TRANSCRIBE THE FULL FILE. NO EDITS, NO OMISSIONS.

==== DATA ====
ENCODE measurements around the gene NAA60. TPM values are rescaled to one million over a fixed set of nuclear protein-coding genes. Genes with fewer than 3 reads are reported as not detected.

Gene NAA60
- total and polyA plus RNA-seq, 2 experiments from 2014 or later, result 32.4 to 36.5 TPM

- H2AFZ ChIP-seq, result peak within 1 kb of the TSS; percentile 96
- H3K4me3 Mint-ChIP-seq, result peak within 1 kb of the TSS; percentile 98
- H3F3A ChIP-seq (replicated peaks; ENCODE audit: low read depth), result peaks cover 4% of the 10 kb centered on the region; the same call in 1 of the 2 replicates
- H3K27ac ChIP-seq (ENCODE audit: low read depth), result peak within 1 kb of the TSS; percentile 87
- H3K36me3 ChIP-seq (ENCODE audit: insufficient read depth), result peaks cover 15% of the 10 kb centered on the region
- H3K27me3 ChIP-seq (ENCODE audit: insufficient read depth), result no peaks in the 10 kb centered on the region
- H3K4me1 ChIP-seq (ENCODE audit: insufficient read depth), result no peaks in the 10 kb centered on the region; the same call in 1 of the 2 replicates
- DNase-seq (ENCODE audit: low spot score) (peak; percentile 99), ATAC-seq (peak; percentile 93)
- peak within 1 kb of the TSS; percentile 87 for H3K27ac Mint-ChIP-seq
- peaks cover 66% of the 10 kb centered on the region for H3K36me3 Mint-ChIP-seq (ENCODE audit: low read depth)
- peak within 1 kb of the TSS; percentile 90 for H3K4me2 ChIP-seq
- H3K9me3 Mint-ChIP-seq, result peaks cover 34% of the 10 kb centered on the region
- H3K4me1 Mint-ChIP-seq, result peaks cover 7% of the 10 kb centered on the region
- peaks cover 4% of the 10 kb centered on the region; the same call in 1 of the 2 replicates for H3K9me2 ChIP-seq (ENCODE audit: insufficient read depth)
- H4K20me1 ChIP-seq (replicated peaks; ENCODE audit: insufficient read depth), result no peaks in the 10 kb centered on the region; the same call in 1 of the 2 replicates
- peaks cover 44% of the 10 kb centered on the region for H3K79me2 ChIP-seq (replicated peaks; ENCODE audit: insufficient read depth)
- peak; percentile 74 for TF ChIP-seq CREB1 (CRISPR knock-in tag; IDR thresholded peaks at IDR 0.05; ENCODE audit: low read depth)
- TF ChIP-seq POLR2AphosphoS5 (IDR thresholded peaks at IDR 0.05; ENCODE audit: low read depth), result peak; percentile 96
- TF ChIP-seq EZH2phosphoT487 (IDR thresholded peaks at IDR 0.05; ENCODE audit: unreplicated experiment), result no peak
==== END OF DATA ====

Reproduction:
ENCODE measurements around the gene NAA60. TPM values are rescaled to one million over a fixed set of nuclear protein-coding genes. Genes with fewer than 3 reads are reported as not detected.

Gene NAA60
- total and polyA plus RNA-seq, 2 experiments from 2014 or later, result 32.4 to 36.5 TPM

- H2AFZ ChIP-seq, result peak within 1 kb of the TSS; percentile 96
- H3K4me3 Mint-ChIP-seq, result peak within 1 kb of the TSS; percentile 98
- H3F3A ChIP-seq (replicated peaks; ENCODE audit: low read depth), result peaks cover 4% of the 10 kb centered on the region; the same call in 1 of the 2 replicates
- H3K27ac ChIP-seq (ENCODE audit: low read depth), result peak within 1 kb of the TSS; percentile 87
- H3K36me3 ChIP-seq (ENCODE audit: insufficient read depth), result peaks cover 15% of the 10 kb centered on the region
- H3K27me3 ChIP-seq (ENCODE audit: insufficient read depth), result no peaks in the 10 kb centered on the region
- H3K4me1 ChIP-seq (ENCODE audit: insufficient read depth), result no peaks in the 10 kb centered on the region; the same call in 1 of the 2 replicates
- DNase-seq (ENCODE audit: low spot score) (peak; percentile 99), ATAC-seq (peak; percentile 93)
- peak within 1 kb of the TSS; percentile 87 for H3K27ac Mint-ChIP-seq
- peaks cover 66% of the 10 kb centered on the region for H3K36me3 Mint-ChIP-seq (ENCODE audit: low read depth)
- peak within 1 kb of the TSS; percentile 90 for H3K4me2 ChIP-seq
- H3K9me3 Mint-ChIP-seq, result peaks cover 34% of the 10 kb centered on the region
- H3K4me1 Mint-ChIP-seq, result peaks cover 7% of the 10 kb centered on the region
- peaks cover 4% of the 10 kb centered on the region; the same call in 1 of the 2 replicates for H3K9me2 ChIP-seq (ENCODE audit: insufficient read depth)
- H4K20me1 ChIP-seq (replicated peaks; ENCODE audit: insufficient read depth), result no peaks in the 10 kb centered on the region; the same call in 1 of the 2 replicates
- peaks cover 44% of the 10 kb centered on the region for H3K79me2 ChIP-seq (replicated peaks; ENCODE audit: insufficient read depth)
- peak; percentile 74 for TF ChIP-seq CREB1 (CRISPR knock-in tag; IDR thresholded peaks at IDR 0.05; ENCODE audit: low read depth)
- TF ChIP-seq POLR2AphosphoS5 (IDR thresholded peaks at IDR 0.05; ENCODE audit: low read depth), result peak; percentile 96
- TF ChIP-seq EZH2phosphoT487 (IDR thresholded peaks at IDR 0.05; ENCODE audit: unreplicated experiment), result no peak